billionaires

a very trendy topic in the 2020 US political campaign is centered around billionaires, wealth taxing, and how to fix ‘capitalism’

I don’t think any country is only ‘capitalist.’ Sure, the United States is more capitalist-ish, but still sprinkled with a little government intervention, anti-trust policies, and socialist social security cherry on top.

Should billionaires exist though?

They have incomparable power to the middle class – in the form of monetary power, political influence, and status.

Those with money can do great things in the form of business, philanthropy, and advancing the economy and generating wealth.

On the other hand, they can also use it in corrupt ways to forward their own agendas. Of course, we all are selfish and will look out for ourselves, but it is the wealthy that can have a significant impact on their actions. Take for example the college scandals where famous people paid upwards of $500K to get their children into universities like USC. But seriously, if you’re going to pay that much money anyway, shouldn’t it be Harvard or Princeton? Political campaigns are also dependent on funds, and lobbying is a big way for the wealth to push their political agendas.

My fellow business colleagues probably share my ideals – either consciously or subconsciously – and that is we wish to be wealthy. The billionaires club is an admirable position – one that holds a lot of power for the 1% of the 1%.

Jeff Bezos is worth over $100+B (likely less after his divorce settlement), but a lot of his wealth is held up in stock, or non-cash. No one has billions dollars sitting in one bank account, because 1) that’s too much cash to hold 2) you’d probably want several banks accounts for insurance and 3) cash does not generate more wealth – investments do.

Income taxes then don’t really work on those super-wealthy especially if you are one of those big-tech CEO’s that claim a salary of $1, or Warren Buffett who has an income of $100,000 while being worth over $80B.

US politics is all very interesting and I get to watch it in a detached way without legitimate pressure to influence politics. So we’ll see where these wealth-tax plans come into play and whether or not they’ll be a favorite in the 2020 campaigns. I for one am watching Andrew Yang because I like his economics and business background, interesting take on capitalism and socialism mix through UBI, and his slogan – MATH : Make America Think Harder. He’s also the opposite of President Trump – an Asian man who loves math.

 

slow and steady, sustainability, and space travel

It’s been over a month since my last post and I wanted to just get back into the game after my hiatus

The latest topic I’ve found interesting is space colonization and environmental sustainability on Earth

Of course, climate change and sustainability is a top issue for humanity and is perhaps the greatest challenge of the 21st century. I say perhaps because depending on where you live, climate change is on different degrees of importance. Even in America, climate change and global warming will vary in importance depending on the economic cycle. In a recession, society is more worried about the economy, job stability, and standard of living. While when America is in economic growth, there is more worry about the future, thus global warming and climate change become more of an important social issue (as it is now).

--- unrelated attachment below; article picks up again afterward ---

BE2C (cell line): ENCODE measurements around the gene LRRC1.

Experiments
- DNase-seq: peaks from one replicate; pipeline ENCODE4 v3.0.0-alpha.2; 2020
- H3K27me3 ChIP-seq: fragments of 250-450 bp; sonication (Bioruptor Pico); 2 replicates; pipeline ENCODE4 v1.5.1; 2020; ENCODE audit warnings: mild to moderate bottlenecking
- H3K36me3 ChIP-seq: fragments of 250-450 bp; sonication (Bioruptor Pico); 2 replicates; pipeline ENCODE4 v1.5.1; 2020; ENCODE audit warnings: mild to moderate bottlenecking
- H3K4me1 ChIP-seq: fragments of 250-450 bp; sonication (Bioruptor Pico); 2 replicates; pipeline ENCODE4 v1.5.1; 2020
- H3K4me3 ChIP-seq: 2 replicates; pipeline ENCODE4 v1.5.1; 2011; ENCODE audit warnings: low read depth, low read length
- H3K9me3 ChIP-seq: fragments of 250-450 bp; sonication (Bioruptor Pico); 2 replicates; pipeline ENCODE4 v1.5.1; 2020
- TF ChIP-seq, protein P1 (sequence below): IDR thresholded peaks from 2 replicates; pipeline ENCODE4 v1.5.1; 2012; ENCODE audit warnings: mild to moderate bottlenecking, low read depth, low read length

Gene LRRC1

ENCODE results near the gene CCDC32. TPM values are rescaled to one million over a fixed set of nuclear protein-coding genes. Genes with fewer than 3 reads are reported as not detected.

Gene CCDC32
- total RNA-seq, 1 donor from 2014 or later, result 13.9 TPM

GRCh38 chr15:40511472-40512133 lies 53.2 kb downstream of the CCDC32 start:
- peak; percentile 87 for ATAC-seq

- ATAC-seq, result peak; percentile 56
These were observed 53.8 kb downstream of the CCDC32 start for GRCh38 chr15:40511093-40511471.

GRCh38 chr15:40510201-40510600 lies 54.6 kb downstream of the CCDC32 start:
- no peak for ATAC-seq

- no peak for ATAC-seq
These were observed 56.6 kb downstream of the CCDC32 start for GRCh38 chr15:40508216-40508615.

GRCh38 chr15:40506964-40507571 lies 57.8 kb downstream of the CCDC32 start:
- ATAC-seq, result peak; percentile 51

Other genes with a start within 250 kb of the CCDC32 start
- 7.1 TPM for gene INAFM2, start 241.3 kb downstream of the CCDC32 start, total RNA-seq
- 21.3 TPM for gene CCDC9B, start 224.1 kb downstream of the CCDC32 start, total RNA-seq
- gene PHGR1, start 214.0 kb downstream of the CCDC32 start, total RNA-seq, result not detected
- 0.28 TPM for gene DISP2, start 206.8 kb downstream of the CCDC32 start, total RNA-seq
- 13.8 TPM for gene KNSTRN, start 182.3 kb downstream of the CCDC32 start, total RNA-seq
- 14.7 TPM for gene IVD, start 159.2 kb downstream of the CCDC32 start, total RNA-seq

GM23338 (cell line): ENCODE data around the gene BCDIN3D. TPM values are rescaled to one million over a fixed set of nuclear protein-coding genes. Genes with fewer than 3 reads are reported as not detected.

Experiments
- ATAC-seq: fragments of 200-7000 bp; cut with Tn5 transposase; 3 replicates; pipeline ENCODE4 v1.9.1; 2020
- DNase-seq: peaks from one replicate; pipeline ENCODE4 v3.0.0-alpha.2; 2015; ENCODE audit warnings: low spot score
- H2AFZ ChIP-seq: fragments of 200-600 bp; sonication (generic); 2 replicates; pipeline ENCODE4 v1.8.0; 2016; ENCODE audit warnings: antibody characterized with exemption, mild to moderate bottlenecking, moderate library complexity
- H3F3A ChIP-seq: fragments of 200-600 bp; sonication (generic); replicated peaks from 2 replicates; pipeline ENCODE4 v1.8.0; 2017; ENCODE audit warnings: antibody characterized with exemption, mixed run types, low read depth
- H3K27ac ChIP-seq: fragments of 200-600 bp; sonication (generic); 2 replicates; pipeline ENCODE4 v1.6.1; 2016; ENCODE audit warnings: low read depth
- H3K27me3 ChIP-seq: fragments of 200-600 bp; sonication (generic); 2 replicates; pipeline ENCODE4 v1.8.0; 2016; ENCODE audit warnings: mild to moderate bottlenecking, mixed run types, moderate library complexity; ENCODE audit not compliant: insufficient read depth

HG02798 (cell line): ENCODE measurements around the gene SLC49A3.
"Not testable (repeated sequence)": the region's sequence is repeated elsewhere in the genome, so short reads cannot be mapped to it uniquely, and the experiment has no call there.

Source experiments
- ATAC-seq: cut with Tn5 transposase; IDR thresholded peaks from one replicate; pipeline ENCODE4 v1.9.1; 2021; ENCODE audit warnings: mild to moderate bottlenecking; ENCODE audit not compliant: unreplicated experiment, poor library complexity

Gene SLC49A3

For developing countries, trying to survive the next day / few years, and getting out of poverty and maintaining economic stability is more important than climate change. We see this with China, which for decades sacrificed the environment to grow their economy. China is still the largest user of coal, but are now in we see a massive transition phase in China — they are now the largest producers and users of electric vehicles and green energy sources.

If we don’t make massive sustainability changes, we will eventually pass the point of no return in terms of destroying Earth’s environment and resources.

However, economists and social science predictors cannot factor in the growth of technology, and that is another aspect of potentially fixing the environment problem: space travel.

Perhaps we can find solutions for resources through space investigation. And of course, space colonization may prove a potential solution in the future. Keep an eye on Elon Musk and Jeff Bezos.

 

being satisfied

Economics teaches me to have unlimited desires

These desires drive me to be more productive, to be more efficient, to never settle

Philosophy teaches me to be more satisfied with what I have

Not a complacency, but an understanding

I am at a constant tension between wanting to do more, have more, give more, and with my inner self that simply wants to be happy and satisfied.

Does balance exist?

weekends

I have a love-hate relationship with weekends

I love them because it’s a time for me to rest

But I hate them because I am extremely unproductive when I don’t have obligations

I find it hard to efficiently do anything without some sort of order or commitment

Finding a balance will be key to future success

trying to do too much

I often feel like I am trying to do too much

  1. Teaching assistant for microeconomics
  2. Trying to write a book
  3. running two blogs
  4. a podcast
  5. 19 credits semester
  6. one independent study class
  7. side research for Upenn Wharton conference

Today I added two more things:

I am now trying to start a Pan-Asian Chapter at Villanova, and I am also now signed up to tutor the executive MBA class in introductory economics.

Other days, when I am sitting on the couch watching Netflix, I feel like I am not doing enough.

It’s a weird balance. Does balance exist for me?